Two bank technology customers have combined their technologies to offer banks and other financial institutions the capability of creating check and cash images at the first point of deposit for man
The American Bankers Association and the American Bar Association recently held their 14th annual Money Laundering Enforcement Seminar.
What is a positive pay system?
We have a customer who primarily uses the internet and wants to stop his paper statement. We don't offer the electronic statements yet, but is there something prohibiting us from canceling his monthly paper statement?
I understand that E-Sign states that web transactions must be similarly authenticated using a electronic signatures. Electronic signatures include, but are not limited to, digital signatures and security codes. In the case of security codes, will the use of one-time password that is used for the particular user session suffice? The user is prompted to provide a one-time password at the beginning of the session, and once again just before submitting the payment (or debit in the case of NACHA).
What insurance issues should we consider relative to e-banking?
As possible security intrusions increasingly pose a threat to online banking, we have "enhanced" our PIN change requirements for our customers. We would like to do a mailing to our customers talking about Internet Banking security for our customers, we believe a "3rd party" brochure or marketing piece may have more effect or at least back up our reasons for increased security levels. Do you know of any good articles or brochures we could pass along to our customers? The only piece I've been able to find so far is "Tips for Safe Banking Over the Internet" by the FDIC. However, the portion that talks about PIN number security is very brief.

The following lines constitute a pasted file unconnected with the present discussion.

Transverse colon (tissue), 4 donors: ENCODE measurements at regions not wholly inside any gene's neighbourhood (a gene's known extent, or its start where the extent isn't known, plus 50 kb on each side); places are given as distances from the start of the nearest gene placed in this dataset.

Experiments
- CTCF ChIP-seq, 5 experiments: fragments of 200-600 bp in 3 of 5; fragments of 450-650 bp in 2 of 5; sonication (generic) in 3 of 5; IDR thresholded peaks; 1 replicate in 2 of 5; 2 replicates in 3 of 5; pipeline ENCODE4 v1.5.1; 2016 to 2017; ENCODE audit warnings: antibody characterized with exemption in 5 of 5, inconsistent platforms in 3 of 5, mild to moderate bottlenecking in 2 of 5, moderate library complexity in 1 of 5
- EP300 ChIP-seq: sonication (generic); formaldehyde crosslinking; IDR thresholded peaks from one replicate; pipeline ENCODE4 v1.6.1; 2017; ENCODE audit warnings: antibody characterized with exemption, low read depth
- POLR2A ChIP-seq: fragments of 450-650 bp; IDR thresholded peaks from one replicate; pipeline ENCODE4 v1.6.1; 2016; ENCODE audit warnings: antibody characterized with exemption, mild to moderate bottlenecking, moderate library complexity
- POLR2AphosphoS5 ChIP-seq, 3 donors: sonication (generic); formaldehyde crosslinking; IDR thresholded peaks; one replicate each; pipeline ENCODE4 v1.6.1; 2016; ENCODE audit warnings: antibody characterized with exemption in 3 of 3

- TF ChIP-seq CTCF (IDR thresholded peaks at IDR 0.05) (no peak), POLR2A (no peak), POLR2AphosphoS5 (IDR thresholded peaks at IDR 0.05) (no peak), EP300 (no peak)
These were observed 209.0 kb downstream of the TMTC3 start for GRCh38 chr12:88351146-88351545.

We have a message posted on our Web site that tells customers not to submit emails that contain sensitive or confidential information and that tells them not to use email for specific transaction-related requests. Our system gives us the capability of doing auto-responders to any email submitted. We have drafted an auto-responder that thanks the sender for their message, acknowledges that it was received, but basically reiterates our policy about how they shouldn't be sending confidential or sensitive information or anything about a specific transaction or account. It has been suggested that we might want to add something to it to say something like "We will not act upon email requests for funds transfers, stop payments, account closings, or fraud notifications. These must be done either in person, or by calling such and such number." I'd like to know whether you think this is a good approach or whether there's a better way to handle this. We almost considered not even posting an email address on our site at all to just stop the email.
We have an elderly customer who has a caregiver. One of the duties of the caregiver is to help the customer write checks for monthly bills. Recently, we've been concerned that the caregiver is perhaps helping herself, rather than helping the customer, because some of the checks are larger than normal and others are made out to payees that would be unusual for our depositor. We've tried talking with the customer, because we're alarmed at her rapidly decreasing balance, but she does not appear to be able or willing to stop the misuse of her funds. The customer has signed each item, but we still feel awful paying them because we believe she's being taken advantage of.The customer's grown children live out of state. We're tempted to call one of them to discuss the situation, but we can't do so because of financial privacy constraints. Any other suggestions?
We recently have experienced a large number of check fraud situations where fraudulent items were passed over the teller lines. We ask for two forms of photo identification but still have problems. Is there any new technology you would suggest we consider?